FOLLOWING MONEY IN 2016 PRESIDENTIAL POLITICS

Wednesday, August 2, 2017

READ, ANALYSIS: Arizona's Minimum Wage Increase Initiative Legit Because Costs To State Are "Indirect", Supreme Court Unanimously Rules

The Arizona Supreme Court issue its unanimous opinion today, explaining why it permitted the minimum wage increase to go into effect in January. The challenge to the voter-passed initiative was brought by several Chambers of Commerce in Arizona, the Arizona Restaurant Association and others.

Written by Justice Ann Timmer, the opinion (below) spends most of its 11 pages analyzing the claims that the Fair Wages and Healthy Families initiative violated the state's constitutional Revenue Source Rule. That 33-year old rule (passed by voters) requires initiatives to provide for a revenue source if it mandates that the state spend money.

The petitioners claimed that the initiative - which passed easily in November - violated the Revenue Source Rule in at least two ways: that contracted providers (especially for the AHCCCS program) will have to pay their employees more and will pass those costs on to the state, and that the Industrial Commission will spend money to create rules and educate employers about the paid sick time provisions.

The Supreme Court feels strongly that the language of the Revenue Source Rule applies only if an initiative EXPLICITLY requires expenditures "or state actions that themselves inherently require expenditure of state revenues." However, Timmer writes, even if the wording of the rule was ambiguous, the Court would be concerned that invoking the rule "whenever an initiative or referendum indirectly causes an expenditure of state revenues would severely hamper the initiative process." (emphasis added) She continued:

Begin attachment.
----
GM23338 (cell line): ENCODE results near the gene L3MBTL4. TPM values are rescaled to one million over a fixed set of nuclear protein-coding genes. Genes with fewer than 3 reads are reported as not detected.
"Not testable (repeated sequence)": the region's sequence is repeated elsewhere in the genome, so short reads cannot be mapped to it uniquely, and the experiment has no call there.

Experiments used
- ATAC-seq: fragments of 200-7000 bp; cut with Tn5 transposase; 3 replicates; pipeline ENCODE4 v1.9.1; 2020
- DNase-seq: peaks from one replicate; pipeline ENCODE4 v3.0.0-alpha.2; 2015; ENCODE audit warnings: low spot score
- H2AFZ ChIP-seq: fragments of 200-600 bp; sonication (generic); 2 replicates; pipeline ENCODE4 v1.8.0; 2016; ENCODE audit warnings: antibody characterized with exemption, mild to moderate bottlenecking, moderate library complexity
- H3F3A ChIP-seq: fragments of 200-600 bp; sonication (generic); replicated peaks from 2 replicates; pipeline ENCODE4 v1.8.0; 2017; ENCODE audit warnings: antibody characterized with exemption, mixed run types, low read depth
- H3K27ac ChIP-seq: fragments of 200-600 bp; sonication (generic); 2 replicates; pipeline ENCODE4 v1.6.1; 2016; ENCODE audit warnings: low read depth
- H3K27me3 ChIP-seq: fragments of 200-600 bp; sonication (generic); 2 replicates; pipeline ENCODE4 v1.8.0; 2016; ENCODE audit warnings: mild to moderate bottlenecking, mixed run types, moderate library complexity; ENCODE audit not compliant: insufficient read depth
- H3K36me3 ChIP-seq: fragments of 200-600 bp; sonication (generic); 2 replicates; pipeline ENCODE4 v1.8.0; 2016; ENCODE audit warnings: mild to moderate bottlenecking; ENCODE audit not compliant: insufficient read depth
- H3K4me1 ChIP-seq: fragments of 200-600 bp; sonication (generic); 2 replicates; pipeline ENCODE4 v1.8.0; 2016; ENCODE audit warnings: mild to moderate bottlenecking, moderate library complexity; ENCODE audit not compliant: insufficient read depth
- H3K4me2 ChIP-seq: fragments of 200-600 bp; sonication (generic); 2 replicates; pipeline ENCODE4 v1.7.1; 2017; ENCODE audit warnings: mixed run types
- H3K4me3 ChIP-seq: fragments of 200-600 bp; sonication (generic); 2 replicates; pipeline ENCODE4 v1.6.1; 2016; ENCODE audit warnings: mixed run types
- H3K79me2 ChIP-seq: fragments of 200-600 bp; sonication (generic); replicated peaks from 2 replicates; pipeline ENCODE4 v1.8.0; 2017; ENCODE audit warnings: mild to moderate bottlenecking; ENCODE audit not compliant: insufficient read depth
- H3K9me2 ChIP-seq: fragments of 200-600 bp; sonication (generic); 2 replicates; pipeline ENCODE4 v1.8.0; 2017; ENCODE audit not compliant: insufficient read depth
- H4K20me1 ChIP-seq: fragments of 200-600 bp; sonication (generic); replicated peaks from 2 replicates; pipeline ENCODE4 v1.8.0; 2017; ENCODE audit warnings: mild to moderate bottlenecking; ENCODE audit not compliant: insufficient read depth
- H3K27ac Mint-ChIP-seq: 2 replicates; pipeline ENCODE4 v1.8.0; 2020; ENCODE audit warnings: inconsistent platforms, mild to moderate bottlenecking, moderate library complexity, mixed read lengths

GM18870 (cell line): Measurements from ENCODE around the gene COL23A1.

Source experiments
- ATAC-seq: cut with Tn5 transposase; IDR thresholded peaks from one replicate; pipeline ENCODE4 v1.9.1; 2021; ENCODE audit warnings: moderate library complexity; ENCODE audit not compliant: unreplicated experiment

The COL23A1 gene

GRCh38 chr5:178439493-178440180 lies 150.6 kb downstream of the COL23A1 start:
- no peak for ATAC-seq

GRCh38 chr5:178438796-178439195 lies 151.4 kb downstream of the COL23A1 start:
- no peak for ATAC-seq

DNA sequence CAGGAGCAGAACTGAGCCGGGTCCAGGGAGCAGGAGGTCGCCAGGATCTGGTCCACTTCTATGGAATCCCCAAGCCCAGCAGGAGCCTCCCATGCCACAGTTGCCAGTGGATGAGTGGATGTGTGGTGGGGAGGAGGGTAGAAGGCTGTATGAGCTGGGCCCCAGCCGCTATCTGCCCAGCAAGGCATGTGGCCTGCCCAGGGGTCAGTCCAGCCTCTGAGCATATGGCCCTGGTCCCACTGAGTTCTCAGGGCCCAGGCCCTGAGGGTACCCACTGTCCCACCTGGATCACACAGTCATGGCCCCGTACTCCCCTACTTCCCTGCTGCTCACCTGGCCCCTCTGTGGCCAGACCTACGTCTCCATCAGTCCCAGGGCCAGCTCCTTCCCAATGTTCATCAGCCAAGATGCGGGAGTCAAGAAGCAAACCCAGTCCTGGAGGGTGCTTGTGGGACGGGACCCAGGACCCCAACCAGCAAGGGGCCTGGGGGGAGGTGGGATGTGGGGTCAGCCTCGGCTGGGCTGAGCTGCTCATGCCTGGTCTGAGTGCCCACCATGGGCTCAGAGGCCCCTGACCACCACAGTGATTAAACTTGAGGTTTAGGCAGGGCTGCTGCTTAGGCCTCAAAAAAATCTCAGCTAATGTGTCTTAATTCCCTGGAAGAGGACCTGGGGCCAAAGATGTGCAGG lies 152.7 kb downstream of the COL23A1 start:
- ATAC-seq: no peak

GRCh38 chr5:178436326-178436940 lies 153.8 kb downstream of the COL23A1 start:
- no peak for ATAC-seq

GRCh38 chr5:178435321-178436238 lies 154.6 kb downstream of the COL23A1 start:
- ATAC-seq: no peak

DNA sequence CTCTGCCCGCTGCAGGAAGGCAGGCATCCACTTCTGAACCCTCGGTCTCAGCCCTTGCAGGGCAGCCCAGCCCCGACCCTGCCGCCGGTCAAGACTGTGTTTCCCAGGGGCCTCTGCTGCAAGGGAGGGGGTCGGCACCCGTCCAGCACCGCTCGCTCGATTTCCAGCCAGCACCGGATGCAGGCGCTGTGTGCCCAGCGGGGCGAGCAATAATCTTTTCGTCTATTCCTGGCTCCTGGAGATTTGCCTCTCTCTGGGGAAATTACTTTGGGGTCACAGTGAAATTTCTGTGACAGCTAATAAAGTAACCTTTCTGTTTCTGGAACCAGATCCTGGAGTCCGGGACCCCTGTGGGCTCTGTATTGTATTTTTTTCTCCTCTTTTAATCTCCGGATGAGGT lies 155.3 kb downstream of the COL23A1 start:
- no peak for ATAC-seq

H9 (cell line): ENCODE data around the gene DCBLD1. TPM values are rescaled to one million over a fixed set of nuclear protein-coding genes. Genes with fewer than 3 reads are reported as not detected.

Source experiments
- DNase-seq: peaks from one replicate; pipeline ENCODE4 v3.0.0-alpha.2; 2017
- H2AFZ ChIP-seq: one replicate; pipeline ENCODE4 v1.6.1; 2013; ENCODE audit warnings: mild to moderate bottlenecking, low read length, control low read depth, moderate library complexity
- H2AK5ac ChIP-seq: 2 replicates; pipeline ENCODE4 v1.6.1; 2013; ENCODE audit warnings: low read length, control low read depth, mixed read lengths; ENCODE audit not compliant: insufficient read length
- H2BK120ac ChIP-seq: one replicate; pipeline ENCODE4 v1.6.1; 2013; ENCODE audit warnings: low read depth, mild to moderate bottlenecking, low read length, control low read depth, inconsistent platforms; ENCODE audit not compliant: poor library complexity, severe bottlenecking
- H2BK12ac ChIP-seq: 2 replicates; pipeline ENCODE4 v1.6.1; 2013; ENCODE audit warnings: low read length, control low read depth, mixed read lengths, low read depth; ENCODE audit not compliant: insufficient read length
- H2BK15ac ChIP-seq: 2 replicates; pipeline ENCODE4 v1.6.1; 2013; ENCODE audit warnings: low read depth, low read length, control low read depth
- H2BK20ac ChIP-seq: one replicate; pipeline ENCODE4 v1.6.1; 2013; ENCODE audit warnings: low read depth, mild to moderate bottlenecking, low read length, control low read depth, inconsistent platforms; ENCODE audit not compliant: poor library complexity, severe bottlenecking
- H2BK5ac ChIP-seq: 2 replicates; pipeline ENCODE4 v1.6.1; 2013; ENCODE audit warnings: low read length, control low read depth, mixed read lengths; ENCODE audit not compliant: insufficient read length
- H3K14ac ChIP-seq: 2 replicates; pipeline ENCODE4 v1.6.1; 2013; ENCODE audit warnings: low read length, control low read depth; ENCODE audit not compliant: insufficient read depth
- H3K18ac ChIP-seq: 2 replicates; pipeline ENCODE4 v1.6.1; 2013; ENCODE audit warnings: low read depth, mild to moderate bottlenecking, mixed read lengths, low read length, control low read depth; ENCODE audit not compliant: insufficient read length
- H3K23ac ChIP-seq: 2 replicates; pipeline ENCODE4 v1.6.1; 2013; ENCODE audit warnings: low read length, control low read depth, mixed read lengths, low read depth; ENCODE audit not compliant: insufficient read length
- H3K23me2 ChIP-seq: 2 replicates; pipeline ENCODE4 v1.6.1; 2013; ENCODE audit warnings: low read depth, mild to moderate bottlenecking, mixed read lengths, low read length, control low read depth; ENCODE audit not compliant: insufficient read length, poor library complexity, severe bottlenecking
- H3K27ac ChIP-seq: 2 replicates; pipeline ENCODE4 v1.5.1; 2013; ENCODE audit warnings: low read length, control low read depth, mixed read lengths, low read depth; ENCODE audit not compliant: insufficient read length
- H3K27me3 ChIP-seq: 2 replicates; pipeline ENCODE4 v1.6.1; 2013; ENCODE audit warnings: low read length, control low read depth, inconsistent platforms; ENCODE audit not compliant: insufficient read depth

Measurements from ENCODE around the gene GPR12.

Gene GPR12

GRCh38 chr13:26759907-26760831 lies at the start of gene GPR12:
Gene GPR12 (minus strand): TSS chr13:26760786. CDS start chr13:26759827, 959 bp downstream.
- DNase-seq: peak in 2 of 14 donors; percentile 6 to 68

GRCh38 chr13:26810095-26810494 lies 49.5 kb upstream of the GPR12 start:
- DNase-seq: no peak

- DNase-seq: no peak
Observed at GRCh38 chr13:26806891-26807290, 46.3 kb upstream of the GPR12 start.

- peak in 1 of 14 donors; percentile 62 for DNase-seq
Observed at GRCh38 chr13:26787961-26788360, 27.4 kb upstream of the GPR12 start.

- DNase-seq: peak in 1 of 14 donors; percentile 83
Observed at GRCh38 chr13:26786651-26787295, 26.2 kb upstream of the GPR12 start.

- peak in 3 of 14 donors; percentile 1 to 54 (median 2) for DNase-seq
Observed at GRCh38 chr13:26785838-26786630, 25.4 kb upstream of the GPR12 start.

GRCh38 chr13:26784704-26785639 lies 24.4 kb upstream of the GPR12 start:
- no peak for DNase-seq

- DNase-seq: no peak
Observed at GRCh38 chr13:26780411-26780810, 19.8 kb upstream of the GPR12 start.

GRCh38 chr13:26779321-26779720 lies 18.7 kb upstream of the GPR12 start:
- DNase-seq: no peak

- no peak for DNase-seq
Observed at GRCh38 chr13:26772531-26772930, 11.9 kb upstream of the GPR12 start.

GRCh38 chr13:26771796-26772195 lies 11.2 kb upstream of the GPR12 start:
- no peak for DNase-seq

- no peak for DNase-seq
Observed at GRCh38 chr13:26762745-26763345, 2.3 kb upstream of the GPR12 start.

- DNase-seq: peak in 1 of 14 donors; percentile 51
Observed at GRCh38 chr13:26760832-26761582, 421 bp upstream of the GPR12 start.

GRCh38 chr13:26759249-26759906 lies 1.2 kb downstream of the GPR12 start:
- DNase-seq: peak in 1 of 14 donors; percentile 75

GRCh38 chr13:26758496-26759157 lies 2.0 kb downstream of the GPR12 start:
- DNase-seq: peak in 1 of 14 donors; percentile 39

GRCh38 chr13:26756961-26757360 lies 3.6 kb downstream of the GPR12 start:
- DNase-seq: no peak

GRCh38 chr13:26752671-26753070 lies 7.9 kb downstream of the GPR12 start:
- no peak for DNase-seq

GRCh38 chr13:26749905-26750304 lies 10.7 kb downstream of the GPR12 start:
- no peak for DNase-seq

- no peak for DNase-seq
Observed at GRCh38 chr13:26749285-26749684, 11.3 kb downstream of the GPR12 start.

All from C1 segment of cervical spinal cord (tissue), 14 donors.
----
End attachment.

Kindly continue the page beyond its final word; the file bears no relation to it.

It is implausible that qualified electors who seek to propose  an initiative measure could successfully scour the state’s innumerable dealings to anticipate and provide a funding source for any conceivable expenditures of state revenues that a ballot measure might indirectly cause. For example, electors would have to account for the costs to train affected employees, contract for goods and services, or even to publish the new law itself. Our construction of § 23(A) avoids this cumbersome consequence and preserves an initiative and referendum practice that has been a tool of direct democracy for more than a century.
She did warn, however, that proponents of future initiatives cannot blatantly avoid the rule:
We reject, however, the real–parties–in–interest’s assertion that the Revenue Source Rule, § 23(A) applies only when an initiative or referendum explicitly directs an expenditure of state revenues and not when it directs state action that itself inherently requires such an expenditure. If we were to adopt this construction, the Rule could be easily circumvented. For example, rather than directing the legislature to spend one million dollars to establish a new agency, an initiative could simply direct the legislature to establish the agency. This would result in the type of unfunded mandate the Revenue Source Rule sought to remedy....Thus, fairly read, the Revenue Source Rule also applies whenever an initiative or referendum expressly requires state action that inherently requires a non–discretionary expenditure of state revenues.
Nevertheless, the initiative at hand did not run afoul of the Revenue Source Rule because the ICA could control its costs to promulgate and educate until fines and penalties included in the initiative cover such costs. And, the state is not mandated to increase its payments to contractor simply because those contractors' costs have increased as a result of the higher minimum wage.

The Court quickly swatted away the other issues that the Chambers raised, saying that the Arizona Constitution's Separate Amendment Rule and Single Subject Rule were not relevant because the former applies to proposed constitutional amendments and that the latter does not apply to initiatives (only to acts from the Legislature).

In December, the Supreme Court denied a request for an emergency stay to keep the $10/hour minimum wage from going into effect on New Year's, then unanimously rejected the Chambers' action entirely in March, promising an opinion at a later date. That opinion is now here.


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